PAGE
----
Cries of care worn an­swered

The Weekend Australian - Travel - - Health -

From Health cover first na­tion­ally co-or­di­nated ini­tia­tive to sup­port par­ents at a grass-roots level. The My­Time groups are also more struc­tured than many ex­ist­ing groups; each has a fa­cil­i­ta­tor, who, along with or­gan­i­sa­tional du­ties, works to break the ice and help par­ents who may be a bit shy to feel more com­fort­able. Fa­cil­i­ta­tors also dis­cuss ev­i­dence-based in­for­ma­tion and help link par­ents in with other ser­vices al­ready in their area that they may not be aware of.

The groups also have a ‘‘ play helper’’ who or­gan­ises ac­tiv­i­ties for the chil­dren while the par­ents are meet­ing, al­low­ing car­ers a much­needed break, ac­cord­ing to Day, who fa­cil­i­tates one group in Melbourne and at­tends an­other as well.

There’s lit­tle doubt that such sup­port is ben­e­fi­cial, says Pro­fes­sor Gwyn­nyth Llewellyn, dean of the fac­ulty of health sci­ences at the Univer­sity of Syd­ney.

‘‘ There’s a nat­u­ral hu­man de­sire to share and to lis­ten, and we know from the re­search that it’s em­pow­er­ing, and that peo­ple who have ac­cess to good so­cial sup­port are health­ier, both men­tally and phys­i­cally,’’ Llewellyn says.

‘‘ What is new is that the fed­eral Gov­ern­ment is con­tribut­ing a sig­nif­i­cant amount of money to make sure th­ese groups are sus­tain­able.’’

Of­ten sup­port groups fiz­zle out when the key or­gan­is­ers run out of en­ergy, or no longer feel they need as much sup­port them­selves. Many groups also rely on ‘‘ soft fund­ing’’ from grants that need to be reg­u­larly reap­plied for, so they are vul­ner­a­ble to dy­ing off, Llewellyn says.

Dif­fi­culty in ac­cess­ing sup­port in the early years re­flects a wider short­age in sup­ported early in­ter­ven­tion ser­vices in gen­eral, says doc­tor Tim Moore, se­nior re­search fel­low at the Cen­tre for Com­mu­nity and Child Health at the Royal Chil­dren’s Hospi­tal in Melbourne.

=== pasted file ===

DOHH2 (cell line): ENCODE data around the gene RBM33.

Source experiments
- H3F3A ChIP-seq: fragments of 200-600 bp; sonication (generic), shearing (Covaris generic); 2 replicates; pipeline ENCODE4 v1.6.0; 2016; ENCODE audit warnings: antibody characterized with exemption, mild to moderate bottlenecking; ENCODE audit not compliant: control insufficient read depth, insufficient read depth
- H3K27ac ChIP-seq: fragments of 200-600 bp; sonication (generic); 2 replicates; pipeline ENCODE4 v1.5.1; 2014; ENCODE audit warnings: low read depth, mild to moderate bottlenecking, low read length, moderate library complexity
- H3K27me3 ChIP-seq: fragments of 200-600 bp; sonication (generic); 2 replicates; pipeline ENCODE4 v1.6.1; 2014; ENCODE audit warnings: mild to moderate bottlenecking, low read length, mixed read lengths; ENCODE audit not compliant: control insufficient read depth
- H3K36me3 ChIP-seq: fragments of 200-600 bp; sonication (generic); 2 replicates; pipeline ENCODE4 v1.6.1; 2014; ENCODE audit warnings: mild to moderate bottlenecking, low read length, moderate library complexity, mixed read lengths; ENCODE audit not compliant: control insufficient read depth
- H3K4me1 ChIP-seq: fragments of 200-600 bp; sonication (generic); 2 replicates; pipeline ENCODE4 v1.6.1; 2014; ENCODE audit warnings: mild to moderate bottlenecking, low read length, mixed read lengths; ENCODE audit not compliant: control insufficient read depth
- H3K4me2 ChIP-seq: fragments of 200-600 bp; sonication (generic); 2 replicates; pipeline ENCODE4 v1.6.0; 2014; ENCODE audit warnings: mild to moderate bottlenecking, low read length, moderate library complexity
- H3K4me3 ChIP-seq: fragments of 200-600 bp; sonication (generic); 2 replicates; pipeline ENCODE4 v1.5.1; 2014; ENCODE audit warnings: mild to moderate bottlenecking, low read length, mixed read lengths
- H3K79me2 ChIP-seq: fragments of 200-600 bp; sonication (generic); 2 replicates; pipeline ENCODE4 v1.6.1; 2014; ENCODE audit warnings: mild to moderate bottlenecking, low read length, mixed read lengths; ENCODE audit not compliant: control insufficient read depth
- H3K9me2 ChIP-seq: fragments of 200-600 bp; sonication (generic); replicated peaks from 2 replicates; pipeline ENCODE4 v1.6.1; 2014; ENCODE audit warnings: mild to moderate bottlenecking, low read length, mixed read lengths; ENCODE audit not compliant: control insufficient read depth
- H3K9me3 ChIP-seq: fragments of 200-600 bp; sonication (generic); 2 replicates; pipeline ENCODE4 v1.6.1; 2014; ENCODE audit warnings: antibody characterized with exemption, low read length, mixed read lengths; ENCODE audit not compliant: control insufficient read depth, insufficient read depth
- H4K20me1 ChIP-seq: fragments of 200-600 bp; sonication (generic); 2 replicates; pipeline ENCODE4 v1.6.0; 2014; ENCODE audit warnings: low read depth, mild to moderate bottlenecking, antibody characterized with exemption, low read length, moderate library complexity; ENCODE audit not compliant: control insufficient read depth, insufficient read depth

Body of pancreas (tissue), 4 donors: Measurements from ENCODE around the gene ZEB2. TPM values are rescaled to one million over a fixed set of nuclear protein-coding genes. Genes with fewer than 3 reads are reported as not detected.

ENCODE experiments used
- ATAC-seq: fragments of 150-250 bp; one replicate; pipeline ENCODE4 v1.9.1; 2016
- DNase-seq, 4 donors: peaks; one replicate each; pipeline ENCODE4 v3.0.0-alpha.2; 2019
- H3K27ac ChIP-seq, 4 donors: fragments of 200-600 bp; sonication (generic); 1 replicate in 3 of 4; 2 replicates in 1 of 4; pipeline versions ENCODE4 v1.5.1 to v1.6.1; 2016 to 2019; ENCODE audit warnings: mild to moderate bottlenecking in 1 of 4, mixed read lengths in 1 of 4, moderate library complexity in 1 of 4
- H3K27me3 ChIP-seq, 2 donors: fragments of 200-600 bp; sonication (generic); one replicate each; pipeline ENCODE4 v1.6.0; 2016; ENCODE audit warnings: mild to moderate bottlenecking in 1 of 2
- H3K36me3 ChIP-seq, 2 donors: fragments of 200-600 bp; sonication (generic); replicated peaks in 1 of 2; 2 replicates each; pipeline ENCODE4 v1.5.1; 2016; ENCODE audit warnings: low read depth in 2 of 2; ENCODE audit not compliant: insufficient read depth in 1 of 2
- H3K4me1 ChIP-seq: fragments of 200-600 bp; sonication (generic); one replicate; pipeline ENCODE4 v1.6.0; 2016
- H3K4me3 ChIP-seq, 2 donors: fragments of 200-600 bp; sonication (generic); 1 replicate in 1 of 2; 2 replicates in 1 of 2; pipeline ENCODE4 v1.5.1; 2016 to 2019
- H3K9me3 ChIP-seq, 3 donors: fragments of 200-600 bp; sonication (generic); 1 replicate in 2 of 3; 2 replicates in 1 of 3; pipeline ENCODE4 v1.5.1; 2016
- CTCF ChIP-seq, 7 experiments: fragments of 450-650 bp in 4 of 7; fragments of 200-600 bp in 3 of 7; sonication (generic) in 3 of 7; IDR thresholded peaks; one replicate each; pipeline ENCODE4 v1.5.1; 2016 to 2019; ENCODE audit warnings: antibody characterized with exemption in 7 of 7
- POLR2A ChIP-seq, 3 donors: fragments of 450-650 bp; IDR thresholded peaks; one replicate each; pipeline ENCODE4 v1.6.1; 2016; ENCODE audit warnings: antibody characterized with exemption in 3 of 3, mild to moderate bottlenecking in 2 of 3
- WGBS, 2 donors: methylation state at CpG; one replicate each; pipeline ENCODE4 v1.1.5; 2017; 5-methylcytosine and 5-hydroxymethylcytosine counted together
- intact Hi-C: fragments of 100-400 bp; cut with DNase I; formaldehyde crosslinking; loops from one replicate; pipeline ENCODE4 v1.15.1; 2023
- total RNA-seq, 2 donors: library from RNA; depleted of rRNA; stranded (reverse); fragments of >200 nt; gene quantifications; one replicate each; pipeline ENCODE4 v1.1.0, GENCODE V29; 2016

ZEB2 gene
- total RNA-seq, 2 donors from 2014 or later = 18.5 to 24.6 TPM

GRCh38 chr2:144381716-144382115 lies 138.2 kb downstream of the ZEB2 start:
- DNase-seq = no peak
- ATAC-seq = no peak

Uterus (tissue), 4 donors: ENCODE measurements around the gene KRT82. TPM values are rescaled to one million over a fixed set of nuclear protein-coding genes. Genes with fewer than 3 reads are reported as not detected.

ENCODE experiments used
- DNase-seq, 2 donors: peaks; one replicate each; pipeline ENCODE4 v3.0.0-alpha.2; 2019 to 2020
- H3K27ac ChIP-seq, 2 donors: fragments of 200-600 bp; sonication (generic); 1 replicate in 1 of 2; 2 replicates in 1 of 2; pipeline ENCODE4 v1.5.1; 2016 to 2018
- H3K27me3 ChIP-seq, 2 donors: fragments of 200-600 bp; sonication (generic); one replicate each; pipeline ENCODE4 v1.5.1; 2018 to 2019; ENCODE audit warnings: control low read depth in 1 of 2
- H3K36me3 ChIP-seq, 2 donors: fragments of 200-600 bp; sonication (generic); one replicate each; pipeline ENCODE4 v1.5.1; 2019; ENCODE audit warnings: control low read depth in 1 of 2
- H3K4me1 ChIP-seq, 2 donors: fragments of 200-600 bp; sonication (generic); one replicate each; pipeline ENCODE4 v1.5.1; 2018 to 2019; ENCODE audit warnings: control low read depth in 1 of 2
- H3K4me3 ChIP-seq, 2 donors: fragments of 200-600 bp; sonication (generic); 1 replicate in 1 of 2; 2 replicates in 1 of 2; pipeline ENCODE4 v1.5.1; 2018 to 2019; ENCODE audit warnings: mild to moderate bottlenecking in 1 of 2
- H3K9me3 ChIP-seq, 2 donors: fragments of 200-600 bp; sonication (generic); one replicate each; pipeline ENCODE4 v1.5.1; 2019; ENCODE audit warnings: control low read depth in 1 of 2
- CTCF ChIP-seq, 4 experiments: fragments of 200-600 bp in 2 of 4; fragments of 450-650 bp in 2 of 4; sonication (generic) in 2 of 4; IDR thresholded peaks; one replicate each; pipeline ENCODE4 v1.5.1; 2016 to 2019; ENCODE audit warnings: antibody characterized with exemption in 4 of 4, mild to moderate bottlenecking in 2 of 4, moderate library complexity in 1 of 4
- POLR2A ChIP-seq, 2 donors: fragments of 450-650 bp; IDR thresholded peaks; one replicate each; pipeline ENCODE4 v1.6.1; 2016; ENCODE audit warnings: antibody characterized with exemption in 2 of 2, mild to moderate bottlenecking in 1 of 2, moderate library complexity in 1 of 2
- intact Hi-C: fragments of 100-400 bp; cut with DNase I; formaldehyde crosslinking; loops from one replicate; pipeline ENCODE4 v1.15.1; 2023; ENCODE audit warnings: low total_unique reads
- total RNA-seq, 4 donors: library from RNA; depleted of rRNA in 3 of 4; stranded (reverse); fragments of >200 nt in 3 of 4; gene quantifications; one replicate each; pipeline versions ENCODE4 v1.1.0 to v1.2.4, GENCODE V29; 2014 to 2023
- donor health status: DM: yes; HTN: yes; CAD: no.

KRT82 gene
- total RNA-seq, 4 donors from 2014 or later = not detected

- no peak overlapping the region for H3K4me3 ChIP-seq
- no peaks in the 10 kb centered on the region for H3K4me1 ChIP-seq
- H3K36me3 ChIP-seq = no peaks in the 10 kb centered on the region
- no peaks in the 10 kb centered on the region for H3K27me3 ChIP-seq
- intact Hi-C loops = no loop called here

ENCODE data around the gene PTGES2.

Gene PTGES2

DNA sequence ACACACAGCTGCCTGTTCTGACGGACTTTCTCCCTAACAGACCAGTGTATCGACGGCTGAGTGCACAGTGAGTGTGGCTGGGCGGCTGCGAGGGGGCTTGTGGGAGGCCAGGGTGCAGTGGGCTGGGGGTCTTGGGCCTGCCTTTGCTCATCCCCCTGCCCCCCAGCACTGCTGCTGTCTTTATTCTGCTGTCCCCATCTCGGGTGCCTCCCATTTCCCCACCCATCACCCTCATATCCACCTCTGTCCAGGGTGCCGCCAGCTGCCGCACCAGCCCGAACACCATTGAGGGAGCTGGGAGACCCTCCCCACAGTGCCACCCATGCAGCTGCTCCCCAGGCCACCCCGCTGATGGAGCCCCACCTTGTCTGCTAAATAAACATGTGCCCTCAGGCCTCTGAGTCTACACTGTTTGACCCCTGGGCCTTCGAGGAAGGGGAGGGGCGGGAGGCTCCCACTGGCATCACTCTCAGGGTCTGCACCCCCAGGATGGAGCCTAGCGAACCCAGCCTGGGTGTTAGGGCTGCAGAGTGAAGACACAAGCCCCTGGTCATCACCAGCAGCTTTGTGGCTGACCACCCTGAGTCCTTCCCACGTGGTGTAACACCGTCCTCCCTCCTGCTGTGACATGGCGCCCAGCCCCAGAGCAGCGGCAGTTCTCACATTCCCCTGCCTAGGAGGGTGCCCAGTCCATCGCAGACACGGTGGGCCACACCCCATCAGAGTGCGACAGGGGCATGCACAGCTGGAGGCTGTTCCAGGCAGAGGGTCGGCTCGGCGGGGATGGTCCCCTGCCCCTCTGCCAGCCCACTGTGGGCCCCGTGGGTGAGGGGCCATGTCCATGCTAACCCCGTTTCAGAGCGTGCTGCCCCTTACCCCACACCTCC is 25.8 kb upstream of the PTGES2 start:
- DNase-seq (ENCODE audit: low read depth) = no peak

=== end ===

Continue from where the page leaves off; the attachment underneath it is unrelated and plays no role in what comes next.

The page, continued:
Once a child is di­ag­nosed with a dis­abil­ity they are el­i­gi­ble to ac­cess a range of ser­vices, in­clud­ing as­sess­ment by a mul­tidis­ci­plinary team that can in­clude so­cial work­ers, psy­chol­o­gists, oc­cu­pa­tional ther­a­pists and spe­cial ed­u­ca­tors, among oth­ers.

They can help place a child in school, de­velop ac­tion plans, help par­ents learn ap­pro­pri­ate skills — and they also run sup­port groups. Most of those ser­vices are run by small non-gov­ern­ment agen­cies, and at the mo­ment they aren’t able to sus­tain de­mand.

‘‘ There are hun­dreds of chil­dren on wait­ing lists in Vic­to­ria — of­ten they may be wait­ing for 12 to 18 months to ac­cess ser­vices — the num­ber of places funded is about 20 per cent less than the num­ber of chil­dren who need those ser­vices,’’ Moore says. Sim­i­lar trends are ev­i­dent across Aus­tralia.

‘‘ We want to di­ag­nose kids ear­lier, but then we haven’t got the re­sources to sup­port them so we’re leav­ing fam­i­lies try­ing to man­age on their own.’’

Moore and Llewellyn say the My­Time groups are an im­por­tant step that shouldn’t be di­min­ished or un­der­es­ti­mated — but just how far the fund­ing will go to­ward ad­dress­ing the gaps in sup­port isn’t clear. Both say bet­ter plan­ning and con­sul­ta­tion with key re­searchers and groups could have made the fund­ing even more rel­e­vant.

Among their con­cerns is the lack of on­go­ing sup­port avail­able as chil­dren grow older and hit var­i­ous tran­si­tional phases in their lives, such as en­ter­ing pri­mary school and high school, and leav­ing school.

‘‘ The ma­jor thrust of ser­vice de­liv­ery is aimed at fam­i­lies with young chil­dren, but par­ents need sup­port even more as their chil­dren get older,’’ Llewellyn says.

‘‘ That’s when you see greater dif­fer­ences be­tween them and other chil­dren, and the pres­sures in­crease as par­ents have to con­tin­u­ally adapt. Very few par­ents re­lin­quish their chil­dren in the early years, but there is a marked in­crease in par­ents plac­ing child out of home as the child reaches eight or nine.’’

Yet there’s ‘‘ a ma­jor drop off’’ in ser­vices and sup­port as chil­dren reach school age.

Sev­eral sto­ries il­lus­trat­ing the im­pact of that drop-off are cited in the let­ter by the Aus­tralian As­so­ci­a­tion for Fam­i­lies of Chil­dren with Dis­abil­i­ties, but there is also the story of dis­tressed par­ents who ‘‘ have been urged by med­i­cal prac­ti­tion­ers to max­imise their child’s life chances by im­me­di­ately seek­ing early in­ter­ven­tion sup­port ser­vices’’ — only to be told their three-year-old faces a 12-month wait.

To that end AAFCD chief ex­ec­u­tive of­fi­cer Michael Gourlay says that while lots of ar­eas are in need of more fund­ing, early in­ter­ven­tion sup­port pro­grams are no less de­serv­ing.

‘‘ There’s an ur­gent need for peer sup­port dur­ing the early years — it’s money well spent,’’ he says.

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